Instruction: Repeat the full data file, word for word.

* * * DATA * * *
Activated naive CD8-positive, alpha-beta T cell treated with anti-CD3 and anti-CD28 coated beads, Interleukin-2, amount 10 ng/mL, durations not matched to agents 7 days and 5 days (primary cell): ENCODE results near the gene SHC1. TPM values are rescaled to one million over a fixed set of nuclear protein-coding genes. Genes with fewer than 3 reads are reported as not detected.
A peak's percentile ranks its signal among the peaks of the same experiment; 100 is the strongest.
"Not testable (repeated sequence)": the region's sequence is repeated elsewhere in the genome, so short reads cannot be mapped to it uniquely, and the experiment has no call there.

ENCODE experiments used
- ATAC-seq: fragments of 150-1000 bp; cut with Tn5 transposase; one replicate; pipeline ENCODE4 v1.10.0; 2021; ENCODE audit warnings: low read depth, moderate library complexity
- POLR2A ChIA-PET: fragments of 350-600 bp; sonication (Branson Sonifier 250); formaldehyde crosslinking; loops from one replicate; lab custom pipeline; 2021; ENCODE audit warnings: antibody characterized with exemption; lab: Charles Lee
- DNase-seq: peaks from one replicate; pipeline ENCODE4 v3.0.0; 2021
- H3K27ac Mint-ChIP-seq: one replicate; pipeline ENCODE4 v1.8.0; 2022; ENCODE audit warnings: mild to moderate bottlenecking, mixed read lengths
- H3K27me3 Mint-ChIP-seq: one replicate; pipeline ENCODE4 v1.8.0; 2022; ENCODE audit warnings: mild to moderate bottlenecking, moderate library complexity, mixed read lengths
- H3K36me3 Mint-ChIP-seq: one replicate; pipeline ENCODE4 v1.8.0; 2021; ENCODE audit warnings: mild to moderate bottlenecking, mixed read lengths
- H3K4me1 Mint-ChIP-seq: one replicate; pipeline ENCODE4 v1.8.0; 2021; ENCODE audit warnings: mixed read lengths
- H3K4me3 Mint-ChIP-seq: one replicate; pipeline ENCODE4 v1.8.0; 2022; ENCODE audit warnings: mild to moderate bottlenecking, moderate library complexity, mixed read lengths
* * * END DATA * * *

Activated naive CD8-positive, alpha-beta T cell treated with anti-CD3 and anti-CD28 coated beads, Interleukin-2, amount 10 ng/mL, durations not matched to agents 7 days and 5 days (primary cell): ENCODE results near the gene SHC1. TPM values are rescaled to one million over a fixed set of nuclear protein-coding genes. Genes with fewer than 3 reads are reported as not detected.
A peak's percentile ranks its signal among the peaks of the same experiment; 100 is the strongest.
"Not testable (repeated sequence)": the region's sequence is repeated elsewhere in the genome, so short reads cannot be mapped to it uniquely, and the experiment has no call there.

ENCODE experiments used
- ATAC-seq: fragments of 150-1000 bp; cut with Tn5 transposase; one replicate; pipeline ENCODE4 v1.10.0; 2021; ENCODE audit warnings: low read depth, moderate library complexity
- POLR2A ChIA-PET: fragments of 350-600 bp; sonication (Branson Sonifier 250); formaldehyde crosslinking; loops from one replicate; lab custom pipeline; 2021; ENCODE audit warnings: antibody characterized with exemption; lab: Charles Lee
- DNase-seq: peaks from one replicate; pipeline ENCODE4 v3.0.0; 2021
- H3K27ac Mint-ChIP-seq: one replicate; pipeline ENCODE4 v1.8.0; 2022; ENCODE audit warnings: mild to moderate bottlenecking, mixed read lengths
- H3K27me3 Mint-ChIP-seq: one replicate; pipeline ENCODE4 v1.8.0; 2022; ENCODE audit warnings: mild to moderate bottlenecking, moderate library complexity, mixed read lengths
- H3K36me3 Mint-ChIP-seq: one replicate; pipeline ENCODE4 v1.8.0; 2021; ENCODE audit warnings: mild to moderate bottlenecking, mixed read lengths
- H3K4me1 Mint-ChIP-seq: one replicate; pipeline ENCODE4 v1.8.0; 2021; ENCODE audit warnings: mixed read lengths
- H3K4me3 Mint-ChIP-seq: one replicate; pipeline ENCODE4 v1.8.0; 2022; ENCODE audit warnings: mild to moderate bottlenecking, moderate library complexity, mixed read lengths